By Fulya Ozerkan
A sleeper cell acting on orders from the Islamic State (IS) carried out the massive bombings on a peace rally in Ankara this month to try to disrupt Turkey's election, prosecutors say.
The Ankara prosecutor's office said there was "strong evidence" that the cell was also behind other attacks in the country, including one on the border with Syria in July, and was planning more atrocities.
"The cell received permission from the terrorist group in Syria to attack all PPK(Kurdistan Workers' Party) and anti-Daesh targets inside Turkey," it said in a statement, using the Arabic acronym for the IS group.
The October 10 attack targeted a peace rally staged by pro-Kurdish activists and leftists, and was the worst ever on Turkish soil, killing 102 people and raising tensions ahead of this Sunday's general election.
"Disrupting political stability by sabotaging the upcoming elections and complicating the formation of a government... that would emerge after the elections," was one of the motives, the prosecutor's statement said.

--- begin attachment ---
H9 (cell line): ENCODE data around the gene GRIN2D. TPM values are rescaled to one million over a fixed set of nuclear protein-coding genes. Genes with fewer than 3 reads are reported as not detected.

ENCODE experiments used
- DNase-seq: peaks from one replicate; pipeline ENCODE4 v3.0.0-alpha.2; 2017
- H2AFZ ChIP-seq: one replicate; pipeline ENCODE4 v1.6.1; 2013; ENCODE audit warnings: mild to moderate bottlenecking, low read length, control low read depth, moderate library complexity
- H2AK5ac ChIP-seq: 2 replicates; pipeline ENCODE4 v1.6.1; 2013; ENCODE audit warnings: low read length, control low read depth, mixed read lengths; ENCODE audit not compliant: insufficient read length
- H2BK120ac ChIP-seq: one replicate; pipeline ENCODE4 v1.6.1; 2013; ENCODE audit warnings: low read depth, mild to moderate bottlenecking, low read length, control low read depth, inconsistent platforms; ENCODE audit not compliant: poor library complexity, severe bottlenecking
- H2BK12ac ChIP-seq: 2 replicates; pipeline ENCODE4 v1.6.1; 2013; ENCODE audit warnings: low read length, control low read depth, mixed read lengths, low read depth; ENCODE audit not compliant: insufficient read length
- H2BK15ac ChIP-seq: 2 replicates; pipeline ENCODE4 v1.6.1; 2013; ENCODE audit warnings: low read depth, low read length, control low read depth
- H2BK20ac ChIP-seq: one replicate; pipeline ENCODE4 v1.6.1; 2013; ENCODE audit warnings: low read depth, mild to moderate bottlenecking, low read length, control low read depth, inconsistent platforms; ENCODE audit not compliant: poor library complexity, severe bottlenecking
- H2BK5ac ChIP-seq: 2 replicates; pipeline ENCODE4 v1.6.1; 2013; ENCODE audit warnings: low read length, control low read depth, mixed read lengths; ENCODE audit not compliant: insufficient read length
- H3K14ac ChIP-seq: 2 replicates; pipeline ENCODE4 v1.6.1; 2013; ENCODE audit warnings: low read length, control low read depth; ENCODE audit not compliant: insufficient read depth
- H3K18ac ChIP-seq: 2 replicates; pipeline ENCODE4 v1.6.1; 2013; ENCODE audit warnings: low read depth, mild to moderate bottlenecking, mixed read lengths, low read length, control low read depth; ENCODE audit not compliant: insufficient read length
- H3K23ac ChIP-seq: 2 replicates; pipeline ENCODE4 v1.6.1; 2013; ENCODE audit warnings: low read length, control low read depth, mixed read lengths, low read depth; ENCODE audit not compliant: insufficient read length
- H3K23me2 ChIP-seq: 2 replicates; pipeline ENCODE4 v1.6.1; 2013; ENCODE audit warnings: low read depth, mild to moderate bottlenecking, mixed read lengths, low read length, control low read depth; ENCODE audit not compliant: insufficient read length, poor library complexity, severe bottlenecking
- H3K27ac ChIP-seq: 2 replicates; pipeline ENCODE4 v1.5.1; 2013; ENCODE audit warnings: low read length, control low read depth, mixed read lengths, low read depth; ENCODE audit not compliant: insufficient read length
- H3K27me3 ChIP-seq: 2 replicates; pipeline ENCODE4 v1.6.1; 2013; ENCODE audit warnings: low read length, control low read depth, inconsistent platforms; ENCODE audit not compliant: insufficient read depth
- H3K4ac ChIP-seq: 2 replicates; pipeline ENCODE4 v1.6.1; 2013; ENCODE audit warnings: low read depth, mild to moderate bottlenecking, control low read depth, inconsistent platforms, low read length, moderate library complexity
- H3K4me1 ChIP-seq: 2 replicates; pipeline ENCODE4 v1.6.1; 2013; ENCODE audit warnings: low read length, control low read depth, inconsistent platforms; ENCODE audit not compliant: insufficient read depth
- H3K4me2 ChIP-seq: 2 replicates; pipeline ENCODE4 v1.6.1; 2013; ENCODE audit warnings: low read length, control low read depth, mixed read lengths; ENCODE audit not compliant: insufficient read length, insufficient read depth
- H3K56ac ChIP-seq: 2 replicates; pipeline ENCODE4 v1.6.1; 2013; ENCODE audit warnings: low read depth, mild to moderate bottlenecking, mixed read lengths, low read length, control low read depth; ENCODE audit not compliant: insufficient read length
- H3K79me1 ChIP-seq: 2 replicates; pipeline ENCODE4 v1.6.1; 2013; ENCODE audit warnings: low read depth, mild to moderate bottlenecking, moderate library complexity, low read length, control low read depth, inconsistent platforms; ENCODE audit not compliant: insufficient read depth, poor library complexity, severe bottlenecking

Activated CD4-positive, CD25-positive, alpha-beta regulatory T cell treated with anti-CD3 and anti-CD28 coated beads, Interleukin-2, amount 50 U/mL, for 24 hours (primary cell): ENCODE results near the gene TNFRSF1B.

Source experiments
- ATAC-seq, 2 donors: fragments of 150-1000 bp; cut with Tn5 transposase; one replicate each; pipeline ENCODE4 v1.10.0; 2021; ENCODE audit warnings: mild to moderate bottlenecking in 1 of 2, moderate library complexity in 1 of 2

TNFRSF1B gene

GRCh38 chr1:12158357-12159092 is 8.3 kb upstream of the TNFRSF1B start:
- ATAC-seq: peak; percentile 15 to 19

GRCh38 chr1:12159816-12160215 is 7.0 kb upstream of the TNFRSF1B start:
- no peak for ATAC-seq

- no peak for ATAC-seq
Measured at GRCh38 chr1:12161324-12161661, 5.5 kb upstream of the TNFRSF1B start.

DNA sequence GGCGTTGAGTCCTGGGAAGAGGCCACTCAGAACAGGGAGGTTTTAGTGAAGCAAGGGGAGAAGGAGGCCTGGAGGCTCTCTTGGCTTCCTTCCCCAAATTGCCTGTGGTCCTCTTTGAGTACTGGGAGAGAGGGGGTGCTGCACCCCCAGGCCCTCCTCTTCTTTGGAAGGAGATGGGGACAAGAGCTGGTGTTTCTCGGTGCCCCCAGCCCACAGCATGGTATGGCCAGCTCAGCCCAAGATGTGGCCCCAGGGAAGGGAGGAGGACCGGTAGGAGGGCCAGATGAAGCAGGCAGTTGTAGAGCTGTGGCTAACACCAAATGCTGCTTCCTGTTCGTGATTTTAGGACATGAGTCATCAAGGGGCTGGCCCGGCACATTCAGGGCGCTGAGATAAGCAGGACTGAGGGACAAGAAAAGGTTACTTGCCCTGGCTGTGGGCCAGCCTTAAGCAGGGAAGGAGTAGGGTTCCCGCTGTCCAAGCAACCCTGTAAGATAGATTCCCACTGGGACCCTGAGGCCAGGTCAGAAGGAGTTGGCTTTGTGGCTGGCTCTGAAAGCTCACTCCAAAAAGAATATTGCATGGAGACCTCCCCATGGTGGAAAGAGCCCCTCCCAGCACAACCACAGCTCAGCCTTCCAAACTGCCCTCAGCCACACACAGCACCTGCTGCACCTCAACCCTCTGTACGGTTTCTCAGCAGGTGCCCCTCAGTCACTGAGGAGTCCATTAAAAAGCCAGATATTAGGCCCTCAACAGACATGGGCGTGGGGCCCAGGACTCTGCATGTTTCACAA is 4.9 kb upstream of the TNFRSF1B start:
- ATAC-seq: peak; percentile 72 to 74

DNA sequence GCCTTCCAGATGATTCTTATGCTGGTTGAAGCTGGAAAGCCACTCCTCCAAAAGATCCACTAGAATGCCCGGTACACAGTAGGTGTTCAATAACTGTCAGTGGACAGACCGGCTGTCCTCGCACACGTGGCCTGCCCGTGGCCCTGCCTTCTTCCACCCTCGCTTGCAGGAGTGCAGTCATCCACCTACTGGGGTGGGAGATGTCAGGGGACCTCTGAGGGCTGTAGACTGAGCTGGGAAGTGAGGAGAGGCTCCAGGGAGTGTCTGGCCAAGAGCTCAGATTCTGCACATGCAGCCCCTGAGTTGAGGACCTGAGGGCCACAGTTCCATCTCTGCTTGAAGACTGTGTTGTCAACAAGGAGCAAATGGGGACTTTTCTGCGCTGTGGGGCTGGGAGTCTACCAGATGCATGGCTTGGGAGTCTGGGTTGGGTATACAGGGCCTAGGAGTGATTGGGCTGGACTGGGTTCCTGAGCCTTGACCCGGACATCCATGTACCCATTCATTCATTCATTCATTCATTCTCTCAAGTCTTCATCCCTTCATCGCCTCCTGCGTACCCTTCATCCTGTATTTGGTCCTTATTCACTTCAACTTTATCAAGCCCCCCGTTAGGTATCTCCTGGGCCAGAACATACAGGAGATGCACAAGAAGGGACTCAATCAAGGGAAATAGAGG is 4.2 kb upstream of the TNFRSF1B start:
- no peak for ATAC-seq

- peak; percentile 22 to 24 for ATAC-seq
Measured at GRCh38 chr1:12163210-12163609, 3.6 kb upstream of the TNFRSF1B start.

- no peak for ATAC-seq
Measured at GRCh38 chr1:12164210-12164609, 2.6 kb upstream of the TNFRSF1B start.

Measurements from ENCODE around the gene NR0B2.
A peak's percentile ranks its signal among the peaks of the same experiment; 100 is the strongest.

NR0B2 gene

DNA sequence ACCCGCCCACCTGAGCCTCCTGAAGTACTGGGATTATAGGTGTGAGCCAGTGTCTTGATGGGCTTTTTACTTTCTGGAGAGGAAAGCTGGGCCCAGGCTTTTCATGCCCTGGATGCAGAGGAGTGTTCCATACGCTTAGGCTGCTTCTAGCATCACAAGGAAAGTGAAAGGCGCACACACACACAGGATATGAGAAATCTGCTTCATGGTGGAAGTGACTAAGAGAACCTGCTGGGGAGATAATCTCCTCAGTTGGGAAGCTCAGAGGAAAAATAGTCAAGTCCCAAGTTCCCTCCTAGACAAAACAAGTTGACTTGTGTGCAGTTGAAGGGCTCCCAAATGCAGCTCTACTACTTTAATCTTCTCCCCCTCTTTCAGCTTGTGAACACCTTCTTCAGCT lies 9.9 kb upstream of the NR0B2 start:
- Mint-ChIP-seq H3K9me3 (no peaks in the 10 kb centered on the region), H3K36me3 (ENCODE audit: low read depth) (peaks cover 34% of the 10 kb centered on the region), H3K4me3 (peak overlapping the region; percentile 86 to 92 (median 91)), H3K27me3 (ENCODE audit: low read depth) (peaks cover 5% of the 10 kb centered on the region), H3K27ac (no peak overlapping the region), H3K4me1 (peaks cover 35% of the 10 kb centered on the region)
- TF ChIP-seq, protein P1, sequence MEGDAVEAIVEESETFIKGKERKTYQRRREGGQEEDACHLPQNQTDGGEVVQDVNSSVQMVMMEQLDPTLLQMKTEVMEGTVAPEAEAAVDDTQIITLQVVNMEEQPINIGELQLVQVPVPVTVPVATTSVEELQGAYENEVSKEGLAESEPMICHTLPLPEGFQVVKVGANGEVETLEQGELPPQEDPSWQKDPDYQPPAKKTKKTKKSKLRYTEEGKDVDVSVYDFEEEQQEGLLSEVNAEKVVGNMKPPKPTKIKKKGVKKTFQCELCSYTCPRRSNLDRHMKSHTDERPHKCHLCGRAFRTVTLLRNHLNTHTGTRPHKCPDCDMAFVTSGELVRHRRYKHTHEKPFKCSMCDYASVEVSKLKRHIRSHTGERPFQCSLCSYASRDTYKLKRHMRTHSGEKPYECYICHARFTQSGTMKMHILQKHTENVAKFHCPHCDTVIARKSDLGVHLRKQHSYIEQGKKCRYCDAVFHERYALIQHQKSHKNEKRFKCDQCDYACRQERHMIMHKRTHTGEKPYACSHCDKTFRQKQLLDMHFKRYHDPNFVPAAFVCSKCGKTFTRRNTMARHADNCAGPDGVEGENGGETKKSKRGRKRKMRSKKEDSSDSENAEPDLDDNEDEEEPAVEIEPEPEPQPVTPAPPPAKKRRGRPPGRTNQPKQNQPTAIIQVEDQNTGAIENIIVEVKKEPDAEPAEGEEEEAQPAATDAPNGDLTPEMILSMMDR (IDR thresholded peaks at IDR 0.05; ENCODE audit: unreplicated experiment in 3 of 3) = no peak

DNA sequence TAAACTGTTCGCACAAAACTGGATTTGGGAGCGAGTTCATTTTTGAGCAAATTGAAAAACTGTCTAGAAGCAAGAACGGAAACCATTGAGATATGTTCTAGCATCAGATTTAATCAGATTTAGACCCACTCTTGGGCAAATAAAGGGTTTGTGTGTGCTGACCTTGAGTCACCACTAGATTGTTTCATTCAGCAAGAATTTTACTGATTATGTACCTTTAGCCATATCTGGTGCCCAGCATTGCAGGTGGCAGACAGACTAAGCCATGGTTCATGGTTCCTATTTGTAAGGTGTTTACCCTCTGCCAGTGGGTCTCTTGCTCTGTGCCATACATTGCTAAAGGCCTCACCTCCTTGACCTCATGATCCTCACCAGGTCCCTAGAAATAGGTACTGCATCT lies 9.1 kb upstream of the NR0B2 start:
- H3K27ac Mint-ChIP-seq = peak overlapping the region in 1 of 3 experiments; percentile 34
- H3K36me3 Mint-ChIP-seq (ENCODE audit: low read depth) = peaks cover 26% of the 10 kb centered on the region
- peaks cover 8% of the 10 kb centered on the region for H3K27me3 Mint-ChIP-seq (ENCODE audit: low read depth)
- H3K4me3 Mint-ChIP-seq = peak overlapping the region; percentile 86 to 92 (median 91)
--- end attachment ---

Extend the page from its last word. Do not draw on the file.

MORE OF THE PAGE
It said the sleeper cell was based in the southeastern province of Gaziantep which borders war-torn Syria.
Turkish officials had said previously the attack was carried out by two suicide bombers, including at least one Turk, and that the IS group was the number one suspect.
The prosecutors said information extracted from electronic devices had revealed "crucial information" about the organisation behind the carnage, including the flow of funds to cells in Turkey from bases in Syria.
Police this week launched raids on suspected IS hideouts in several parts of the country, including an operation in the main Kurdish city of Diyarbakir which resulted in the death of two Turkish policemen and seven militants.